Irritable Bladder Syndrome or Allergic Bladder
[UPDATED JULY 2022]
Irritable Bladder Syndrome or Allergic Bladder may progress to Interstitial Cystitis
Any part of the body can react allergically. Irritable bladder syndrome can be caused by allergies to foods, micro-organisms, or chemicals and in these cases I refer to it as allergic bladder. The commonest problem is with yeast or bacteria that live in the gut. Interstitial cystitis is a nasty painful chronic bladder inflammation which starts with allergic bladder.
The symptoms of the allergic bladder are exactly the same as those of a bladder infection ie constant desire to pee (strangury), frequency of peeing, pain on peeing (cystitis) and possibly passing blood.
The only difference between allergy and infection is the number of organisms present. The definition of an infected bladder is when there are more than 10,000 bacteria per ml present in the urine and this can be measured as part of microscopy and culture on an MSU sample. Please see here for the Patient.co.uk page on Midstream Specimen of Urine, MSU It can also be diagnosed using Multistix for a Urine analysis. Multistix are available at my online shop here - these Multistix come together with an interpretation sheet to explain the colour changes which may be observed, and any action which should be taken. This is an extremely useful DIY test because one can very quickly tell from the simple dip test if the urine contains abnormal amounts of white cells, nitrites, red blood cells, protein, sugar, ketones and so on. It is a very sensitive test and often sufferers are told that they do have an infection on dipstick, but microscopy and culture is normal and therefore no infection! Antibiotics relieve symptoms because they reduce the numbers of bacteria. So if the symptoms get better with antibiotics but there are negative cultures, then this suggests bacterial allergy. If antibiotics make the symptoms worse, then this could point to a yeast sensitivity. And so in that case if antifungals improve the symptoms, then this could point to yeast allergy. Clinically the commonest problem is allergy to yeast or to bacteria. The problem with yeast and bacteria is that they are normally present in the gut and they are normally present in our food. Please see Urine MULTISTIX analysis interpretation also.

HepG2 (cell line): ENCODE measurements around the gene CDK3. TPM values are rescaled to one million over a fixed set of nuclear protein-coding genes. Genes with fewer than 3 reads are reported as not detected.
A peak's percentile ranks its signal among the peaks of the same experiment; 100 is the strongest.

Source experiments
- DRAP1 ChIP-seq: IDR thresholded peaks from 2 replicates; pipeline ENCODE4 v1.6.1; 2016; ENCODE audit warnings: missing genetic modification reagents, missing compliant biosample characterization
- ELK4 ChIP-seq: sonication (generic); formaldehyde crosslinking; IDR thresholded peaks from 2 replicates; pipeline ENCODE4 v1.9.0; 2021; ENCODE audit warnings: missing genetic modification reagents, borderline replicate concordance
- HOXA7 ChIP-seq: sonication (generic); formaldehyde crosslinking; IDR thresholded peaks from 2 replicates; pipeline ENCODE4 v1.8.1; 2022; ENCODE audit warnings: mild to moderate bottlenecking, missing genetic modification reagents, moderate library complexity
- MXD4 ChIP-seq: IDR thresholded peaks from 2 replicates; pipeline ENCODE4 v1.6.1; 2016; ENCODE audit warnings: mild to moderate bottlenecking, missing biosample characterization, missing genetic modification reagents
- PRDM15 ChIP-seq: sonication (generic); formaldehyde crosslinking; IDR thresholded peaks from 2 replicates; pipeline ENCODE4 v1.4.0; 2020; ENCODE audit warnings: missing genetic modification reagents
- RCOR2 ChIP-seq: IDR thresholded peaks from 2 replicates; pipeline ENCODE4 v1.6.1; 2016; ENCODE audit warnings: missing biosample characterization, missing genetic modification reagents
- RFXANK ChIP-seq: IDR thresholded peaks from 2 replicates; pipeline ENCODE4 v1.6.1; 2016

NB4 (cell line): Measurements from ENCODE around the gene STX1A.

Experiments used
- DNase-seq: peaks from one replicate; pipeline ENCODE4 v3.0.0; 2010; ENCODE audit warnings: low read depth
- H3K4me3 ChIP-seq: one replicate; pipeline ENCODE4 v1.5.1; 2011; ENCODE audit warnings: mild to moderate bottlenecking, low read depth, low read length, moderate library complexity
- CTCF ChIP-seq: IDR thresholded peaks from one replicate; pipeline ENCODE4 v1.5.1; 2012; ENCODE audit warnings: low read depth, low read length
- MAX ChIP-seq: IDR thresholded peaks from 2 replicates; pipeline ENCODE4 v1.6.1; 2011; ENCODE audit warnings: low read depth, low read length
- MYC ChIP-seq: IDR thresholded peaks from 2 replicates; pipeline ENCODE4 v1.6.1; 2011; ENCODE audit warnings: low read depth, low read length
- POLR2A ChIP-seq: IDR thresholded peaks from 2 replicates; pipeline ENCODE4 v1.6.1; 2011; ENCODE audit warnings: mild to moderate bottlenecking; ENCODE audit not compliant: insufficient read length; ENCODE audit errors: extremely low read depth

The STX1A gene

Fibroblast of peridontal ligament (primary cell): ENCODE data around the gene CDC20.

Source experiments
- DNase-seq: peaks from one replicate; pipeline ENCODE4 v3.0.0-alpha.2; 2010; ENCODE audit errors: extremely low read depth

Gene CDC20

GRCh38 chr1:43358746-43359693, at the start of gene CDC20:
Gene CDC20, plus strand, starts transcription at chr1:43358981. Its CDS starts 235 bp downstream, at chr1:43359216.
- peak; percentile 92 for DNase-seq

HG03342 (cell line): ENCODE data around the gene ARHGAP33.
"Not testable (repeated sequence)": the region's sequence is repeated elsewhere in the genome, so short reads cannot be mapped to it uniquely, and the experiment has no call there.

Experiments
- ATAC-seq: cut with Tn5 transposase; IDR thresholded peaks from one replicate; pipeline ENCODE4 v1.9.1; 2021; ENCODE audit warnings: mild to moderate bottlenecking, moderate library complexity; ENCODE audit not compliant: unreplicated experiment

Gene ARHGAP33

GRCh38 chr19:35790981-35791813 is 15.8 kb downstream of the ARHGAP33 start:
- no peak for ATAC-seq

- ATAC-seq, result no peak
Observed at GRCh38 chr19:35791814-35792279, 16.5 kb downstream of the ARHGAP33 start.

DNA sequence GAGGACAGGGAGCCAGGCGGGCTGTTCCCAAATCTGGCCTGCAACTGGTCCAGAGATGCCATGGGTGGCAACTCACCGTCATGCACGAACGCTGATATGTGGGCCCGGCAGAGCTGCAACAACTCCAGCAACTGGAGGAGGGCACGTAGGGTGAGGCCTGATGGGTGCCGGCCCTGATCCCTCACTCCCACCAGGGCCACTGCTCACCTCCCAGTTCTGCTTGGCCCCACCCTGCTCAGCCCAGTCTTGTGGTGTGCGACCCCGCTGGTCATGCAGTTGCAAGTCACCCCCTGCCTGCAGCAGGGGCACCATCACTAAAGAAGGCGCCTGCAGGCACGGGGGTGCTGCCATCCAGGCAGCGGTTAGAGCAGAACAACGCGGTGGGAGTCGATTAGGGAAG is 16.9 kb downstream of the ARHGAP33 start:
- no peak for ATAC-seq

However, I have also seen cases of severe interstitial cystitis triggered by chemical exposures, typically to solvents from the carpet and printing industry.
Prevent bacteria or yeast sticking to the lining of the urinary tract.
- D-mannose is specific for E. Coli, the commonest cause of urinary tract infection and allergic bladder. E. Coli sticks to the lining by a sugar receptor -saturate this receptor with D-mannose and E Coli passes through causing no problems at all! See Urinary infections - must be treated promptly for more on D Mannose.
- Bicarbonate is a traditional remedy for cystitis and my guess is that it works by again interfering with adherence. See Acid-Alkali balance
- The bacteria and/or yeast causing irritation nearly always come from the gut - either because of the wrong bugs in the gut or because of overgrowth of bugs in the upper gut. So a major part of treatment is likely to be the fermenting gut See Fermentation in the gut and CFS. This involves diet, improved digestion of foods, probiotics and possibly specific antibacterials or antifungals. See Yeast problems and candida.
- Maintaining a high fluid intake is useful because this simply dilutes the amount of bacteria or yeast present in the bladder. However, be mindful that if you drink too much water you will wash out beneficial minerals and so you may need to adjust the dose of the Mineral Mix in order to maintain electrolyte balance.
- Interstitial cystitis
- Urinary infections - must be treated promptly
- Acid-Alkali balance
- Urine MULTISTIX analysis interpretation
- Fermentation in the gut and CFS
- Yeast problems and candida
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